Trip Start Apr 01, 2008
29Trip End Ongoing
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Where I stayed
After finding a hotel and calming our growling stomachs with local cuisine, we set off to find a great place to see the sunset. In Siwa there are ruins called Shali which is a large structure containing people's living space, granaries, and a mosque. The structure is made of mud and salt and in 1938 when it rained for 3 days straight (an amount unheard of in Siwa) large portions of The Shali melted
We decided to see the rest of the ruins in Siwa which are all within 10km of each other, so we thought it would be a good idea to rent bicycles. This turned out to be a lesson learned. The guy renting us the bikes sifted through a pile to pick out a few that seemed to be in working condition. The one he picked out for me was a boys bike and my knees were well above the handle bars when I peddled. I was the lucky one, I had breaks. After about an hour of riding and stopping at a few sites, we reached Cleopatra's Bath. This is one of the springs and there is a great little café with hammocks next to it. Since the bikes had the hardest seats, we decided to stop for an extended period of time. The owner of the café was in the process of starting an organic farm and building an adobe house for himself and his wife. We made it a daily thing to visit this café, but we decided never to rent bikes again.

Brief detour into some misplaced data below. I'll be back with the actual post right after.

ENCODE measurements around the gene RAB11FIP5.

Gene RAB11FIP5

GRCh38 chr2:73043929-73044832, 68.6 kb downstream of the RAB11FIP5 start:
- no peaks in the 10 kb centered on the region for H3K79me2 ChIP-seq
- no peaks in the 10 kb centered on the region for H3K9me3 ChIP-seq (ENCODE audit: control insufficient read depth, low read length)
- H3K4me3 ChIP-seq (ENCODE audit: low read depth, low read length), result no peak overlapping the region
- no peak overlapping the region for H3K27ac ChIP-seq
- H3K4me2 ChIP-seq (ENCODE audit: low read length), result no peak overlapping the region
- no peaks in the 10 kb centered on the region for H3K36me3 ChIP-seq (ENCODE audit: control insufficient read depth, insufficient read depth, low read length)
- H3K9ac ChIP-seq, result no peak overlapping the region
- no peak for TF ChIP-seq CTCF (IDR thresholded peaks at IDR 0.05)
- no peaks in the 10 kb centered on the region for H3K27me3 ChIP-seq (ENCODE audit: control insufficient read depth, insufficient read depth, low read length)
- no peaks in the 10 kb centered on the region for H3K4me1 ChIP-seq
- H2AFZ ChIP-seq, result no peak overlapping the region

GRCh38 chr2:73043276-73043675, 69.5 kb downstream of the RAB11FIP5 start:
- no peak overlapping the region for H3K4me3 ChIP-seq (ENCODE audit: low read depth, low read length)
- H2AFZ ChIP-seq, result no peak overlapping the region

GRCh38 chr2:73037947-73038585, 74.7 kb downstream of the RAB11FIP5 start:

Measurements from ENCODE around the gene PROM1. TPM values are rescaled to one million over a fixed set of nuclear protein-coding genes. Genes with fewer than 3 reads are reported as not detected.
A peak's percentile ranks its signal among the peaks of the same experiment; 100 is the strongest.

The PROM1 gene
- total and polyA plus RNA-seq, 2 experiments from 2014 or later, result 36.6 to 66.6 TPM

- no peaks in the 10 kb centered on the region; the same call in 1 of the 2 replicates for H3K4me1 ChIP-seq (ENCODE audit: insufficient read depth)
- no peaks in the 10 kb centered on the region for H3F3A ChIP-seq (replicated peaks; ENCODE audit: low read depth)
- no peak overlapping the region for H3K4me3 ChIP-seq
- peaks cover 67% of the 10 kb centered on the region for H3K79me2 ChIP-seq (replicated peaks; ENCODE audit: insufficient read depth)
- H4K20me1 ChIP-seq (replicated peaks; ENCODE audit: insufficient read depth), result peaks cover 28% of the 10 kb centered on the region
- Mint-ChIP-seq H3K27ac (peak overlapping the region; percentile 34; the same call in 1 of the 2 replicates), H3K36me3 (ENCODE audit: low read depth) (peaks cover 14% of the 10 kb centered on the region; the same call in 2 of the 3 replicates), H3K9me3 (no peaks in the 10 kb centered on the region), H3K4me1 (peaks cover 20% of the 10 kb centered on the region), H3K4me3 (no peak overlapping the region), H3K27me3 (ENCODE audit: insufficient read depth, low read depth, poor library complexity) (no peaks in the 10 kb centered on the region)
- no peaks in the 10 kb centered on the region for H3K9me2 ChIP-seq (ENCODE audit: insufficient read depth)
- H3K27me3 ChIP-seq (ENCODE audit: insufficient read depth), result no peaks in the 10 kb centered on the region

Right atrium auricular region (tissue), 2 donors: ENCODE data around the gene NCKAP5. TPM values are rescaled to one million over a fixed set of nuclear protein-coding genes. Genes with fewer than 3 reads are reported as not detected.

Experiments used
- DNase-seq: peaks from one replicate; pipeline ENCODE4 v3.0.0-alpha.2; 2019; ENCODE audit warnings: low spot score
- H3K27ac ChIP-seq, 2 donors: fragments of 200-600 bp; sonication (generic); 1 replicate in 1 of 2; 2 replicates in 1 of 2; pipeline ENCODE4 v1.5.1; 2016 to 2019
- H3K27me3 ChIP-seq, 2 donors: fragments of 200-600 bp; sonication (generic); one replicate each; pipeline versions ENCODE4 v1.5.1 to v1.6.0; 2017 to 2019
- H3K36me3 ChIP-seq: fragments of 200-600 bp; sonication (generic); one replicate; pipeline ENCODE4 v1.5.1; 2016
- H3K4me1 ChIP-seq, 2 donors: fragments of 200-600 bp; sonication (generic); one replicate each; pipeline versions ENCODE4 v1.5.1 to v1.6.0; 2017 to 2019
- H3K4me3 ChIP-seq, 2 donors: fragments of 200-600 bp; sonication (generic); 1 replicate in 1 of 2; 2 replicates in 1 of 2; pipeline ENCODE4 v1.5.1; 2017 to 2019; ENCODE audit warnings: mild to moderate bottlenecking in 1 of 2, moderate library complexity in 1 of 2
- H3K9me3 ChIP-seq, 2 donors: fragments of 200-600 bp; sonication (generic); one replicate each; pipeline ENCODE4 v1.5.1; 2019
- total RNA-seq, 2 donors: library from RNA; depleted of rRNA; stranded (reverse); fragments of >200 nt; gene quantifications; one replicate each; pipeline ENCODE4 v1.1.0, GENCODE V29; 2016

The third night we were in Siwa, there was a cultural event at Cleopatra's Bath. There was a Siwan Music Group playing there who had just returned from Nepal. Everyone had a good laugh when one of the group members was asked where Nepal was and he didn't know. There was a feast that accompanied the music that was fantastic. The night was amazing and we couldn't bring ourselves to leave the next day, so we said goodbye to Ian and Nate who had to be back for class and stayed another night.
On our last day we finally jumped into one of the springs. The water was amazingly clean and, even though it was fresh water, you felt very buoyant. We went for dinner that night at a restaurant they built on top of the melted Shali. We were the only patrons, so we had a chance to befriend the waiter who stopped and had a long conversation with us after our meal. All in all, Siwa had to be my favourite place we visited in Egypt.